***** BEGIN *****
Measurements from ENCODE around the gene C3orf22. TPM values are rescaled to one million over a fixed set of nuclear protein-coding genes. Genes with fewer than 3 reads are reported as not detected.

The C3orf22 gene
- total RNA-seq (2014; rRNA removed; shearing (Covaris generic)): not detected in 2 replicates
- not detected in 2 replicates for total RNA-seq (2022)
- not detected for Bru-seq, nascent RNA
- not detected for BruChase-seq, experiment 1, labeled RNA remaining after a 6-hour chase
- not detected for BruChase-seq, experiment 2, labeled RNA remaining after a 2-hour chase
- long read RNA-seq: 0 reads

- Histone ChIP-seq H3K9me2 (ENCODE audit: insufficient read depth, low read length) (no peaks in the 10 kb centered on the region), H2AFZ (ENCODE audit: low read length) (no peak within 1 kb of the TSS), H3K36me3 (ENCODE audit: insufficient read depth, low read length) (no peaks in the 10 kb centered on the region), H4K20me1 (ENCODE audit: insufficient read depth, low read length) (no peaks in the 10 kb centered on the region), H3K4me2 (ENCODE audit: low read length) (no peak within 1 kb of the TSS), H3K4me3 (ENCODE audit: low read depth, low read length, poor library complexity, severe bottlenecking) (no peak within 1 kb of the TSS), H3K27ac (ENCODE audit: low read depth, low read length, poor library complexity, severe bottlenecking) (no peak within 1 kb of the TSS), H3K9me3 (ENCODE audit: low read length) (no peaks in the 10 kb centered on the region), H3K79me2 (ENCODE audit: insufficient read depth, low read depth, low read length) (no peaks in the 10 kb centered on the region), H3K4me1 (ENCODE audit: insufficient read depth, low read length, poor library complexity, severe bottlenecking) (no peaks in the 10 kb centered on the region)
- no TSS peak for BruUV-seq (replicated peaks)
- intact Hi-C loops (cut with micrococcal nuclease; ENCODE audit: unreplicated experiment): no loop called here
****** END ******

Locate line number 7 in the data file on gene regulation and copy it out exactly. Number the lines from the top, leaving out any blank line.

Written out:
- not detected for BruChase-seq, experiment 2, labeled RNA remaining after a 2-hour chase